One of my very first savory recipes was this one: Chicken pot pie with a rosemary and thyme crust. Over the years, I’ve made a range of pies, all primarily sweet. While sweets are great, I am a sucker for a savory treat. Infusing the crust has been something I had played around with a bit before, using lemon zest and some spices for sweet pies, but I hadn’t given much thought to using it for a savory recipe. Pie crust is a beautiful thing all on its own, but when enhanced with fresh herbs, the results are lovely. This recipe will give you the ultimate chicken pot pie! Perfect for a crowd. 

Why in the crust? Using herbs in the crust does something unique. First, the dough protects them from burning up, a common issue when putting them directly on things you are about to bake. The oils from the herbs mixed in with the butter highlight the flavor. Flavors can easily get lost in the filling, so the crust is an excellent place for them. 

Buttermilk VS. ice water: I guess it’s as good of a time as any to say it: I love buttermilk! In piecrust, it gives so much more than water. It moistens the dough differently, giving a little bit of that tang. I understand that buttermilk isn’t everyone’s thing, but give it a try. 

Parbaking? With this recipe, you put a very wet and cooked filling into your pie crust. It’s almost asking for a soggy bottom! Something the pie community works hard to avoid—the best solution: Parbaking. Parbaking your crust gives the pie bottom a chance to cook before adding anything to it. Starting that process will help your pie bottom cook up nicely and firm. You can fill and top with the top crust when you bake with the shell ( after about 15 minutes of baking with just pie weights). Parbaking is the sister step to blind baking, where you bake the entire crust before you put filling in. Blind baking is best for custard or cream pies.  

Resting your dough:  After mixing, resting your dough in the fridge is a must-do step. After working the dough and hydrating it, you’ve worked up some gluten strength. There is a time and place for gluten, but we want our dough to roll out easily and be tender. Chilling during this step also helps the butter re-solidify. Soft butter won’t make a flaky crust. After the dough has been rolled out and fitted to the pie dish, it is great to let it retake a quick rest before you crip the edges. Make sure to cover the dough lightly in plastic wrap, so it keeps from drying out and getting crumbly. 

Let me know if you give this one a go by leaving me a comment below! 


Chicken Pot Pie with a Rosemary-Thyme Crust

Print Recipe
Course Main Course
Cuisine American
Keyword Chicken, Chicken pot pie, Pie
Total Time 1 hr 45 mins
Servings 8


Rosemary & Thyme Pie Crust

  • 1 tsp Fresh rosemary Chopped
  • 1 tsp Fresh thyme leaves, stems removed
  • 2 1/2 cups AP Flour
  • 1 cup Unsalted Butter Cubbed and chilled
  • 1/2 cup buttermilk Chilled
  • 1 egg Whisked for eggwash

Pie Filling

  • 5 tbsp Unsalted butter
  • 1 Parsnip Peeled and chopped
  • 2 Carrots Peeled and cut into 1/2 cubes
  • 1 Leek Sliced to the green
  • 3 Cloves Garlic Minced
  • 1 Onion Diced
  • 2 Ribs Celery Chopped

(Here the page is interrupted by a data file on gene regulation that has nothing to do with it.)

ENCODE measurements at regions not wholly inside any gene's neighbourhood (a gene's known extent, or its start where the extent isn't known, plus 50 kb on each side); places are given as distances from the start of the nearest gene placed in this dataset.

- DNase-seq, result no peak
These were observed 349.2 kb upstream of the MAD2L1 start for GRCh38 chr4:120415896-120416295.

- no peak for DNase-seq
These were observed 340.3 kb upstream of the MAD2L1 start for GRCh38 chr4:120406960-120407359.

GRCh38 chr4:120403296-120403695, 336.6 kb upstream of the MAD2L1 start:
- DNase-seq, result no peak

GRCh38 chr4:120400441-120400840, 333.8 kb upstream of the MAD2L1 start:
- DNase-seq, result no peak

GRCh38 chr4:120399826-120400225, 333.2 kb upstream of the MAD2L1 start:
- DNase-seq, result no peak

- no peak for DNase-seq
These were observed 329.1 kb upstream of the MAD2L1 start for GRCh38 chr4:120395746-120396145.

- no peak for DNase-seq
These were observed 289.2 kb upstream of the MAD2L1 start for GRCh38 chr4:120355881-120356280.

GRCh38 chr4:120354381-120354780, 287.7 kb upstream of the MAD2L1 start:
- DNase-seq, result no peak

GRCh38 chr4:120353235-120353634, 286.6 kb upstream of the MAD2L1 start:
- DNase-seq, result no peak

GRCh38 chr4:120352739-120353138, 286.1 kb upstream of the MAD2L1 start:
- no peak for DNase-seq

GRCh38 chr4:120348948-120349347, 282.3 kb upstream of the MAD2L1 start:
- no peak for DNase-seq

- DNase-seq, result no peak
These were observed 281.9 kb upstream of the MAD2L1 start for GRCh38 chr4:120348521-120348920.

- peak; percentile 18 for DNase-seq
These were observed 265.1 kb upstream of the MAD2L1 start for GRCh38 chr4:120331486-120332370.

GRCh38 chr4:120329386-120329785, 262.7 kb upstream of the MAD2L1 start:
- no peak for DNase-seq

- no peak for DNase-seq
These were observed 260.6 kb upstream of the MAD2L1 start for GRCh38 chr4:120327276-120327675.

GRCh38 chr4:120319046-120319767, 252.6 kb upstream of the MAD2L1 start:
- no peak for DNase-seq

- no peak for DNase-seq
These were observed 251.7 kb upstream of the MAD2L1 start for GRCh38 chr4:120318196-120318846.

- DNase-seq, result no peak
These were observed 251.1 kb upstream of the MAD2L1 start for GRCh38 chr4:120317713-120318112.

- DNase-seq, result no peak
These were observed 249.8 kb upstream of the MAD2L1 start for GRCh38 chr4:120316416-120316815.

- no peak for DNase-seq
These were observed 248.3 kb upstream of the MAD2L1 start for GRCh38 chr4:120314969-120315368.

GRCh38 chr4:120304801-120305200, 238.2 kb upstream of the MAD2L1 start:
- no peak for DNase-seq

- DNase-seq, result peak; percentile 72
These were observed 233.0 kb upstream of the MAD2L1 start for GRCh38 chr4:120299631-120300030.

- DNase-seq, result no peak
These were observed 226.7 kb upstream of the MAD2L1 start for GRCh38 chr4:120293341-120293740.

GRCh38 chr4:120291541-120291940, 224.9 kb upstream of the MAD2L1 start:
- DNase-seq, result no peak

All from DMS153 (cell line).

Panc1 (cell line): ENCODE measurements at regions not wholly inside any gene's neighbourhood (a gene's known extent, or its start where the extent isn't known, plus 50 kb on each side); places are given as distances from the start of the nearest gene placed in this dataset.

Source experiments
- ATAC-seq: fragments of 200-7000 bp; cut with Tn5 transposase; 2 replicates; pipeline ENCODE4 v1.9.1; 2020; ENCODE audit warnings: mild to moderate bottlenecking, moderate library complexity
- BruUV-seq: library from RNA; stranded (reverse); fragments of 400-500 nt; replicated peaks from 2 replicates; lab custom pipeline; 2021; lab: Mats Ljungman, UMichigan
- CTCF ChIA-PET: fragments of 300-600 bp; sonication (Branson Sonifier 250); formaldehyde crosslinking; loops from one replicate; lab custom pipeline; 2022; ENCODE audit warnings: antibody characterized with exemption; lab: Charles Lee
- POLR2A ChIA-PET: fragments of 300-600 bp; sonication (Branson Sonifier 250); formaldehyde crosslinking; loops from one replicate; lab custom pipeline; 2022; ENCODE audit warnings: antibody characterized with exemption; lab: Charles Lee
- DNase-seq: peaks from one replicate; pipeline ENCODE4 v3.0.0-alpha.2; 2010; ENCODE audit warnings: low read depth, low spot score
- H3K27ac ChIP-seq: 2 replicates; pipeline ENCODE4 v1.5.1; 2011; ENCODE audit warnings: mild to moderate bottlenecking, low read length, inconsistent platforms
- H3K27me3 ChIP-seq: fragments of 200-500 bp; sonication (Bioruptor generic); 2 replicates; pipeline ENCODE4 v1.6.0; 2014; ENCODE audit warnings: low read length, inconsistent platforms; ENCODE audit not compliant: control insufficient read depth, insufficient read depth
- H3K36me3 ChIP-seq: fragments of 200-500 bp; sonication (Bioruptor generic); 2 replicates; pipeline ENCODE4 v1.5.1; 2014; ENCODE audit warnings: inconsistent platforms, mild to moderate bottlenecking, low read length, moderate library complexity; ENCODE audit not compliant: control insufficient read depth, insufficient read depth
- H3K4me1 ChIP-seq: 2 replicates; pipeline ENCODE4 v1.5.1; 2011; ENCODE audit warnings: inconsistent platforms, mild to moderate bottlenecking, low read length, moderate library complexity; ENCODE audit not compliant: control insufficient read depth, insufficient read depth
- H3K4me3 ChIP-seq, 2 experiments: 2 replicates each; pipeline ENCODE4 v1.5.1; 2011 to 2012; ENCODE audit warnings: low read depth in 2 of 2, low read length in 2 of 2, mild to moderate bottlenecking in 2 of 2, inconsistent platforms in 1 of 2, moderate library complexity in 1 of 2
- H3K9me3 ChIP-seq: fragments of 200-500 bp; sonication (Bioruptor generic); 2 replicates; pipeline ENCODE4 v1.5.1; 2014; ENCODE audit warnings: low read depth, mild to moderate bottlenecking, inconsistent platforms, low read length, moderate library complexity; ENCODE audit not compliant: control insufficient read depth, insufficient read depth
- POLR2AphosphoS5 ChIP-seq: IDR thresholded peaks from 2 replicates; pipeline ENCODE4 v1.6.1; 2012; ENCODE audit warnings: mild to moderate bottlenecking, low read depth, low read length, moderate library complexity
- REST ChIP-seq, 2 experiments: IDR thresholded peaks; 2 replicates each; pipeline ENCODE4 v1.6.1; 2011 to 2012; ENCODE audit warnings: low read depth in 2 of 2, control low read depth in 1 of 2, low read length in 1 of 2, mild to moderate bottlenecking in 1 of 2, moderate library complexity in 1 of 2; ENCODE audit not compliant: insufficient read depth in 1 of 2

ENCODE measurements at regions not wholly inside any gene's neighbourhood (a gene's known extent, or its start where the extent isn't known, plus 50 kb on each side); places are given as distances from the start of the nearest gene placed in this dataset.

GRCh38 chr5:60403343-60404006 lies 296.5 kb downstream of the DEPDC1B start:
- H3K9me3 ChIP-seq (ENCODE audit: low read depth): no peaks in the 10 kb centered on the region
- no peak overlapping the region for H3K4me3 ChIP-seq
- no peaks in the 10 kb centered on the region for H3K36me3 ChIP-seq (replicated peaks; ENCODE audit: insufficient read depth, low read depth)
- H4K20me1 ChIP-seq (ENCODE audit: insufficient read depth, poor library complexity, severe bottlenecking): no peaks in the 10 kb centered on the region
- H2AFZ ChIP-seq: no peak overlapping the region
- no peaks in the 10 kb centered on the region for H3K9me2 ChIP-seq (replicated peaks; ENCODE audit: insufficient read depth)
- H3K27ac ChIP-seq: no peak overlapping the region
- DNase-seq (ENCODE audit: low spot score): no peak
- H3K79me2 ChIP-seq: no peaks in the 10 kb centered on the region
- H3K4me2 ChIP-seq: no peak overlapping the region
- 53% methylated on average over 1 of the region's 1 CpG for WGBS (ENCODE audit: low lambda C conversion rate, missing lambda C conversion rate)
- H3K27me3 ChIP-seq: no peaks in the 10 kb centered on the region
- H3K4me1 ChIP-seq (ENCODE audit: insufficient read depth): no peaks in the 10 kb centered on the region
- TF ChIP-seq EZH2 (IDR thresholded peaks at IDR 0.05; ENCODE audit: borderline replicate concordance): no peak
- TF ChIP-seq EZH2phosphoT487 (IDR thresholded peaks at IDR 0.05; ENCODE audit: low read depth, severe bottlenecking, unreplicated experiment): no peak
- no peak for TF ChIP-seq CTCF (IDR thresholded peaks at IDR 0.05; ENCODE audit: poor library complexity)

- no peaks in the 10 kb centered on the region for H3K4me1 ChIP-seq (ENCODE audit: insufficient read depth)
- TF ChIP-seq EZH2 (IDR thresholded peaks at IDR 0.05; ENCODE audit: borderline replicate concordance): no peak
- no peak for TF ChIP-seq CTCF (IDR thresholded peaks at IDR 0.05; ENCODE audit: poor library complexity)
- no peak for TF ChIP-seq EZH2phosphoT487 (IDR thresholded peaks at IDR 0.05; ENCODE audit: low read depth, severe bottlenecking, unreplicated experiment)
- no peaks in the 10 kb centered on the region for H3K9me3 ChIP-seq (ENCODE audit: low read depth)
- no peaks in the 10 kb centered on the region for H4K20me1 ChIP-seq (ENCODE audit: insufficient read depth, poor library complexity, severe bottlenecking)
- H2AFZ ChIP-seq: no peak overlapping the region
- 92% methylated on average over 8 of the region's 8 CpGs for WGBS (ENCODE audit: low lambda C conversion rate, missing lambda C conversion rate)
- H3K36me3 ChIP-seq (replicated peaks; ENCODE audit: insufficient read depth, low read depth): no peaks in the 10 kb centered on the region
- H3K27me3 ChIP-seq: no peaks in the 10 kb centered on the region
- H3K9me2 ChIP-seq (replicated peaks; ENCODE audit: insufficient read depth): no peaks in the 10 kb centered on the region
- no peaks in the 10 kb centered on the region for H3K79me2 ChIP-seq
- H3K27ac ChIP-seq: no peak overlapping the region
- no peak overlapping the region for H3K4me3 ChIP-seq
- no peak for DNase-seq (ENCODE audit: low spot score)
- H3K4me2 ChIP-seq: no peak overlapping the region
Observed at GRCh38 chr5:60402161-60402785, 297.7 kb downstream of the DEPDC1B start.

• 6 tbsp Flour
  • 1 Whole Cooked chicken Shredded
  • 3 cups Chicken broth
  • 1 tbsp Parsely Chopped
  • Salt and pepper to taste
  • 1/2 cup heavy cream


Pie Crust

  • In a large bowl, whisk together flour, salt, rosemary, and thyme. Add the cubed butter, and coat the cubes in flour. Working quickly to avoid heating the butter with your hands, press the cubes down into flat pieces and incorporate them into the flour mixture.
  • Using a tablespoon at a time, add the chilled buttermilk to the flour and toss it together with a wooden spoon, finishing by hand. Depending on the moisture in the air, etc. you may not need all of the buttermilk, or you may need a tablespoon more. Turn out the dough onto a lightly floured surface and work it together, forming the dough into two equal-sized disks, wrap tightly with plastic wrap and refrigerate for at least 30 minutes
  • Preheat the oven to 375 degrees. Once Properly chilled, roll one disk of pie dough out to fit pie dish and hang over. Cover lightly with plastic wrap and chill in the fridge for about 15 minutes. Once the shell has relaxed, trip away the extra dough from the edges and crip the dough. using a fork, poke holes along the bottom of the pie crust for ventilation ( also known as docking). Crumple a large peice of parchment, big enought to line the bottom of the pie with a good few inches of over hao g. Fill the crust with pie weights all the way to the top of the pie shell (I use uncooked beans). Bake for 15-17 minutes, remove the pie weights ( careful they will be hot!) and bake for another 5 minutes, just until the bottom doesn't look wet. Allow to cool while you finish the filling.


  • In a large heavy-bottomed pot, add the butter, parsnips, carrots, leek, onion, garlic, and celery and cook until just tender and the onions are slightly transparent. Once the vegetables are tender, stir in flour and make sure vegetables are well coated. Add broth, one cup at a time, mixing between additions. Bring to a slight boil and cook while constantly stirring for two minutes. Once the broth has become thick, stir in the heavy cream, parsley, salt, and pepper. Finally, mix in the shredded chicken, set aside, and allow to cool.
  • Roll out your top crust. Whisk the egg with a pinch of salt and set aside. Once the filling has cooled to a warm temperature, fill your parbaked piecrust with pie filling and add the top crust. Brush the crust with the egg wash, sprinkle with flaky sea salt, and bake on the baking sheet for about 45 minutes to one hour. If your crust starts to brown too quickly, cover with foil. Let the pie cool for about 20 minutes before serving.

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